Home » Resource Center » Fly Right With AS9100, Leaded vs RoHS, and Avoiding Counterfeit Components

Fly Right With AS9100, Leaded vs RoHS, and Avoiding Counterfeit Components

Mil/aero PCB applications continue to be largely leaded-based with virtually no movement toward RoHS. The main reason is those leaded PCB designs have passed stringent certifications and proven to be successful. So mil/aero equipment manufacturers are highly reluctant to do any re-designs. Like the old axiom states, ‘If it’s not broken, don’t fix it.’

Therefore, the burden falls on the EMS Provider and contract manufacturer (CM) to place special emphasis on the design, fab, and assembly of leaded-based PCB designs. However at times, a few projects call for hybrid leaded and RoHS lead-free assemblies. And that’s when extra special attention kicks in to assure each and every design, fab, and assembly step is precisely followed to ensure board reliability.

EMS Providers and CMs definitely need to know about leaded vs. RoHS and the possible pitfalls involved. But it’s also a good idea to be savvy about and either being certified or in the midst of AS9100 certification, as well as having bulletproof procedures for avoiding counterfeit components.

AS9100 is defined as the international management system standard for aircraft, space, and defense industries. It demands tightly and reliability controlled and repeatable processes. It’s targeted at having aerospace industry manufacturers produce world-class quality products at a reasonable cost. One example of the highly specific requirements of AS9100 is assuring that a certain specific amount of solder paste is dispensed on a specific SM pad, and a paste height inspection machine ensures that is done, Fig. 1.

Look for our article on these highly important mil/aero issues in the May online SMT Magazine issue. It’s important for mil/aero equipment OEMs and their sub-contractors to check on the following key points to assure they are getting the utmost reliability for their projects.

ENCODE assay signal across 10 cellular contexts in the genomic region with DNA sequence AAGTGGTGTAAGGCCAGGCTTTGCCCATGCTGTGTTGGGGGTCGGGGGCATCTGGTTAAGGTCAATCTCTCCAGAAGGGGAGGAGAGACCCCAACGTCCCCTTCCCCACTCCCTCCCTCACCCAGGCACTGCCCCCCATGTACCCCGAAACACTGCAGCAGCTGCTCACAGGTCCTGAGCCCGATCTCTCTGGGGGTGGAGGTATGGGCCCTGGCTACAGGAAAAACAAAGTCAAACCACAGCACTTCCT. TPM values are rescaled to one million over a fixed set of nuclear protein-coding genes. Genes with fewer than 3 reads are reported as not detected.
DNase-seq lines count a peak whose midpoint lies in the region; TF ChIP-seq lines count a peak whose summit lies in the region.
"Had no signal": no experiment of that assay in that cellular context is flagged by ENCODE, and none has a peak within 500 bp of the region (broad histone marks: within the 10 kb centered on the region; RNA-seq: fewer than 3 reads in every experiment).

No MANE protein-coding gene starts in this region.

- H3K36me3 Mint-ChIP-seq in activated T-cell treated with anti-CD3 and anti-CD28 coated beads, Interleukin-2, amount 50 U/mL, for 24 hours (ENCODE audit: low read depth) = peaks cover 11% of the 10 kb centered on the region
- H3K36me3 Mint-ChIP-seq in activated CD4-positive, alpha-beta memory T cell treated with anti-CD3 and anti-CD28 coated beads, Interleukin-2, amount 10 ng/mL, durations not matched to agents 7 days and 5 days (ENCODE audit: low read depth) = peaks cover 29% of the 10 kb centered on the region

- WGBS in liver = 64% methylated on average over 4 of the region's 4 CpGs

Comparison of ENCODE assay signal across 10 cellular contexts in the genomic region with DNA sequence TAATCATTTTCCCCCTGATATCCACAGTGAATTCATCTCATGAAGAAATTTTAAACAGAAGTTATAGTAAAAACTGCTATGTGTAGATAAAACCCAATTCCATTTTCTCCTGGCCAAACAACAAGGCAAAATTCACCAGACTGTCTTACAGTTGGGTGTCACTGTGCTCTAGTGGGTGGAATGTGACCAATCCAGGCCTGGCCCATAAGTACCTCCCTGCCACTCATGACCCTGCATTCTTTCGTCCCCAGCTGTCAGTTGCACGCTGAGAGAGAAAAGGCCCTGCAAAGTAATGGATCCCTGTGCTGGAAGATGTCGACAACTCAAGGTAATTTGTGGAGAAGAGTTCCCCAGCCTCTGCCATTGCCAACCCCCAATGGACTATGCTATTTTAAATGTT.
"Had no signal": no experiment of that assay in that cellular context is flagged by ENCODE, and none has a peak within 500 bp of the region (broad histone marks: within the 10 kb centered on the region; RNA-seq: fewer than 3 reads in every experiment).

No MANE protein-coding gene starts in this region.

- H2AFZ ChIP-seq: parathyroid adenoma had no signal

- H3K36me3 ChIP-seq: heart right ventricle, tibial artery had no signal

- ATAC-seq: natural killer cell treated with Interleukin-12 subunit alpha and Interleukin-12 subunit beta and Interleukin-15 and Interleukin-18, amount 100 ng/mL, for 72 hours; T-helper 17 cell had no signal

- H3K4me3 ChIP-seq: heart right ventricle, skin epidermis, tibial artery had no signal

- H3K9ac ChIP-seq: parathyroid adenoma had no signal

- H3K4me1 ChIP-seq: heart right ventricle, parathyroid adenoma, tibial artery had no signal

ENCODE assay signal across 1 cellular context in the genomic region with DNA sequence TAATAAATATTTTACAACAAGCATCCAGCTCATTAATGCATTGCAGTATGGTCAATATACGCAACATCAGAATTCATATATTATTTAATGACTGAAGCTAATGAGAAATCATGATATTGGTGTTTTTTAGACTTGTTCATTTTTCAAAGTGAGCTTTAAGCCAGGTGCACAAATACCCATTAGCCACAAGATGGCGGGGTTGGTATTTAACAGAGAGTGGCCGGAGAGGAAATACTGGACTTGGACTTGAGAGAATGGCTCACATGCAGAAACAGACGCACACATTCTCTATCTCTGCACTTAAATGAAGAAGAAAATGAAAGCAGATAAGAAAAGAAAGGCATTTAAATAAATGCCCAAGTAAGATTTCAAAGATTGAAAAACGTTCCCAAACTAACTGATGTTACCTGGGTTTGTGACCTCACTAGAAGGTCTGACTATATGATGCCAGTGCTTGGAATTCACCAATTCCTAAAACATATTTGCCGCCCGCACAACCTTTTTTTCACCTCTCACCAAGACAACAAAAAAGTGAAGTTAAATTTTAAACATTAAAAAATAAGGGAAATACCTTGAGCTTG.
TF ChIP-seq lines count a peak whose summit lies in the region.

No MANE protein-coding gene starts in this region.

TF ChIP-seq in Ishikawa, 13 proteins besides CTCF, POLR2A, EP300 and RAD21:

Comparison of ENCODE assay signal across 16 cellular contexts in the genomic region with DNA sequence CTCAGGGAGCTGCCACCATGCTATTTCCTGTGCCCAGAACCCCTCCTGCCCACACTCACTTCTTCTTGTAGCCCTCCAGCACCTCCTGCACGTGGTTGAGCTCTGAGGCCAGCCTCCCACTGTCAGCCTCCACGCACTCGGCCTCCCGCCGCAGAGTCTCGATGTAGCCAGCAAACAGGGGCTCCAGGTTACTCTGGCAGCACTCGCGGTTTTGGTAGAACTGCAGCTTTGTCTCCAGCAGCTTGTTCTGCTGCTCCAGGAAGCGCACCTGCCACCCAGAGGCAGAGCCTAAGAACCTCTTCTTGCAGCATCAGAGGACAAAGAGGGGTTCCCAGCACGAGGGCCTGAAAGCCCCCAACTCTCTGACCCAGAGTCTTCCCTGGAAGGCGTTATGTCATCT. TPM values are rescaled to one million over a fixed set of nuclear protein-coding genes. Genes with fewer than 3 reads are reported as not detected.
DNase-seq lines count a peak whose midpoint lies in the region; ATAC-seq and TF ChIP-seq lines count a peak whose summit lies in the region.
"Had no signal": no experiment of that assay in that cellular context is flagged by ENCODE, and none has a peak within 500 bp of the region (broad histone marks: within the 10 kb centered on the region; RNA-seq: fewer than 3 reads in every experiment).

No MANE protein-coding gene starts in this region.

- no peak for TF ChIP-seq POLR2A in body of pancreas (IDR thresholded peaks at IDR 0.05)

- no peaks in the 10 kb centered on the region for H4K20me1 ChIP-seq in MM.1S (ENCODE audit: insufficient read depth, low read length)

• Traceability of the BOM and each component covering lot code, date, year and manufacturing codes must be strictly applied by well-trained assembly personnel.
  • A CM must demonstrate the highest levels of quality by clearly proving it has instituted and formalized critical verification steps at key design and manufacturing stages.
  • Get assurances the CM has a lot of embedded QA and QC steps in manufacturing providing a self-correcting mechanism.
  • Understand that when a component is damaged during manufacturing, the CM must remove it, label it, return it to you, and then get a new one from the OEM.
  • Don’t be fooled into thinking a CM is authorized to consign any part of your AS9100 project to outside sub-contractors.
  • Find out if the CM has internal control checkpoint loops assuring inaccuracies are immediately flagged.
  • Ensure the CM is abiding by ESD Control Class 0 to ensure your assemblies are 100 % compliant to the highest degree.

Lastly, CMs must take extra care in avoiding counterfeit components. Critical procedures and processes should be in place to detect the counterfeit components, if and when they creep into the system. Establishing sound relationships with reputable distributors and value-added resellers is also extremely necessary to make sure that all the components that are procured there are original and not counterfeit.